Chrozophora tinctoria (commonly known as dyer's croton, giradol, turnsole or dyer's litmus plant) is a plant species native to the Mediterranean, the Middle East, India, Pakistan, and Central Asia. It is also present as a weed in North America and Australia.
It is an annual, typically found in nutrient-poor ground. It develops a large taproot. The plant is erect and covered with wool-like hairs. The ash-green leaves are alternate. The tiny monecious flowers are grouped in a raceme. The lower, female flowers lack petals and the upper male flowers have five small yellow petals. Pollination is by ants. The fruits are conspicuous and consist of three dark green conjoined spheres. Their surface is decorated with white scales and warty structures. Each sphere contains three seeds, which are propelled away from the plant by the mechanical force of the mature fruit twisting as it opens.
Use for dyeEdit
Chrozophora tinctoria produced the blue-purple colorant "turnsole" (also known as katasol or folium ) used in medieval illuminated manuscripts and as a food colorant in Dutch cheese and certain liquors. Its use was mostly as substitute of the more expensive Tyrian purple, the famous dye obtained from Murex molluscs. The color comes from the plant's fruit, specifically its dry outer coat. The colorant is also obtained from the translucent sap contained in the plant cells when the leaves of the plant are broken off and exposed to the air. Different shades of blue and purple may also be obtained when the juice extracts are exposed to the vapors emitted from ammonia (NH3), and which in France, during the late 19th century, was produced by applying fresh horse manure and urine to the fabric that was soaked with the plant extract. The plant has historically been used throughout the Levant to dye clothing. 100 kilograms (220 lb) of the plant produces 50 kilograms (110 lb) of sap, and with this quantity one is able to dye 25 kilograms (55 lb) of fabric rolls.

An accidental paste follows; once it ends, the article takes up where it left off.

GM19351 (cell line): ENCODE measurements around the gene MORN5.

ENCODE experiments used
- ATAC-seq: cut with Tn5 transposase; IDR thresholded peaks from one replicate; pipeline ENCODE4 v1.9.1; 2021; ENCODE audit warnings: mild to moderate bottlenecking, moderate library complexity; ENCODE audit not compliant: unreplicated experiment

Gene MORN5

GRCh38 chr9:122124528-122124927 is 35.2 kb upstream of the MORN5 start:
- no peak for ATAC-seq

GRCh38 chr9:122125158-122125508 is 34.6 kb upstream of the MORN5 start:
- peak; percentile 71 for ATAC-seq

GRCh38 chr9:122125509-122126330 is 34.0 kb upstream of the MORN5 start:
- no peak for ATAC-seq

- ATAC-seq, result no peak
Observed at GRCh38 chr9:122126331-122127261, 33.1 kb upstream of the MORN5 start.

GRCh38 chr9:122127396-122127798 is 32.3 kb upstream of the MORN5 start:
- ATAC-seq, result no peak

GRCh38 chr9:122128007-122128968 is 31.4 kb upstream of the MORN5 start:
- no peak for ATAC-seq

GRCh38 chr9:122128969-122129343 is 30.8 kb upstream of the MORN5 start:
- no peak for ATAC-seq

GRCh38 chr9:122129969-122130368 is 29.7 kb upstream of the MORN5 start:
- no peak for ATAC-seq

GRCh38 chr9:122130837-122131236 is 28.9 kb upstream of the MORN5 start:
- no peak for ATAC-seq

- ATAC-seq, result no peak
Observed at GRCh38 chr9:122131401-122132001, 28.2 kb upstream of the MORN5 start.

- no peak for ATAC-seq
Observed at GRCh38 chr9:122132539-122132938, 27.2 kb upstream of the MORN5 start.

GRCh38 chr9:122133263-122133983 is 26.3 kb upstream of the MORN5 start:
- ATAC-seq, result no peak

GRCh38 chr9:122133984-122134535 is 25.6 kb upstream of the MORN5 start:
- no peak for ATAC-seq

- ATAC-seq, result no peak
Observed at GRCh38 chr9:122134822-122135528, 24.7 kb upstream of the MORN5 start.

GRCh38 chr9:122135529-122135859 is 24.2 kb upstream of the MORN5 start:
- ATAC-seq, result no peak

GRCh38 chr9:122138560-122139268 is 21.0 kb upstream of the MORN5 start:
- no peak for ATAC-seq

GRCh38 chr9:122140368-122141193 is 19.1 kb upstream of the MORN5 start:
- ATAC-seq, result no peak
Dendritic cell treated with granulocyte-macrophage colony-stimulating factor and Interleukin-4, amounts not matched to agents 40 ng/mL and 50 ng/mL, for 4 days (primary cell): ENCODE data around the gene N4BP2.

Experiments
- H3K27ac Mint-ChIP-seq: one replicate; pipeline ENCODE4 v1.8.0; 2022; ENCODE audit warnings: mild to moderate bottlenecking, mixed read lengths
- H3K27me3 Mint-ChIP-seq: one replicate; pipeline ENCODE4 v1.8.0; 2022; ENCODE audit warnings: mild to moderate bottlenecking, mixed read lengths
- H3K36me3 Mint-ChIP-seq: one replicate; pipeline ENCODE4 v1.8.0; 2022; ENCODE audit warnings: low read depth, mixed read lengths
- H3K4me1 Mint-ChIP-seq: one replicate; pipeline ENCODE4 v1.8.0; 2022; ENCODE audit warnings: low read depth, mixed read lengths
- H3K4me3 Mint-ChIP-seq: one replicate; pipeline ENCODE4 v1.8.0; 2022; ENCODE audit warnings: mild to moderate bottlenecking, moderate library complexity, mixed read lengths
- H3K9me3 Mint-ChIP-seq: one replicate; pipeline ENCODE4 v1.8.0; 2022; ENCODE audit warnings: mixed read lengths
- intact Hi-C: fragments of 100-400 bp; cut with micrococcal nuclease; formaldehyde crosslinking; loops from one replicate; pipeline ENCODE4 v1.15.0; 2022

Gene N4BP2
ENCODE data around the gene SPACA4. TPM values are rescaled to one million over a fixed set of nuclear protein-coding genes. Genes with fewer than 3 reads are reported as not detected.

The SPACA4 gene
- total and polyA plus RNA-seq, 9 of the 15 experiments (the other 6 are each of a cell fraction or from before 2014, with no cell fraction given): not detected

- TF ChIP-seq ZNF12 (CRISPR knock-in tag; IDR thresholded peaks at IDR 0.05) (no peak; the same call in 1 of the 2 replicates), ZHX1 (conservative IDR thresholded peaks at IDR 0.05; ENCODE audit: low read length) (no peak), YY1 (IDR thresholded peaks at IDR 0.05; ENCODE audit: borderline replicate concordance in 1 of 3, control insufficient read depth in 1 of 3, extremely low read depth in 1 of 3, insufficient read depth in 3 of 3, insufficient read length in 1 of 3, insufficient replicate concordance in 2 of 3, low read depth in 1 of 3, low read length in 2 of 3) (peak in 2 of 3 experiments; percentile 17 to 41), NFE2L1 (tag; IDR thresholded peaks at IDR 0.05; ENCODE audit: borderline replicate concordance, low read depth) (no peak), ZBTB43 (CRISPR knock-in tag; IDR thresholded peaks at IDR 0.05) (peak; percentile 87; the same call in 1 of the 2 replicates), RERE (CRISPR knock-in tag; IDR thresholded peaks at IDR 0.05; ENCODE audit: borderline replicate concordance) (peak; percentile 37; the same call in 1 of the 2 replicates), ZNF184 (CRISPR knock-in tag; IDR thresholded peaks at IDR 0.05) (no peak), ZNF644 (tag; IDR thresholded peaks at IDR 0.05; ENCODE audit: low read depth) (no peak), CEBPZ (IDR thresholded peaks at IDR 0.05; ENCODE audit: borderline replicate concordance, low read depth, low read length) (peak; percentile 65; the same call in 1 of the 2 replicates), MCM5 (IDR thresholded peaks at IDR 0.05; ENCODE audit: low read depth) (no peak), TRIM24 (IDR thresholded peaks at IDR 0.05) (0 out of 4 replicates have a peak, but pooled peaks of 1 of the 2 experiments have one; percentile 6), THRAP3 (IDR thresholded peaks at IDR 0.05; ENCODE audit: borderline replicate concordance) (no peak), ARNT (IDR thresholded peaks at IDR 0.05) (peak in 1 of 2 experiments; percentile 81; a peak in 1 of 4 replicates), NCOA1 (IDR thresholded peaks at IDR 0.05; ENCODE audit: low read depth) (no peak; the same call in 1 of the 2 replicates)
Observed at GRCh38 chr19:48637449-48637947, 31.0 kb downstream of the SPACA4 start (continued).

In 2020, an interdisciplinary team of researchers from FCT NOVA, University of Porto and University of Aveiro, identified the complex chemical structure of the medieval purple-blue dye extracted from the fruits of Chrozophora tinctoria. The chemical structure of the medieval dye was a mystery until now. The extracts obtained showed a novel blue chemical, chrozophoridine as the main chromophore.
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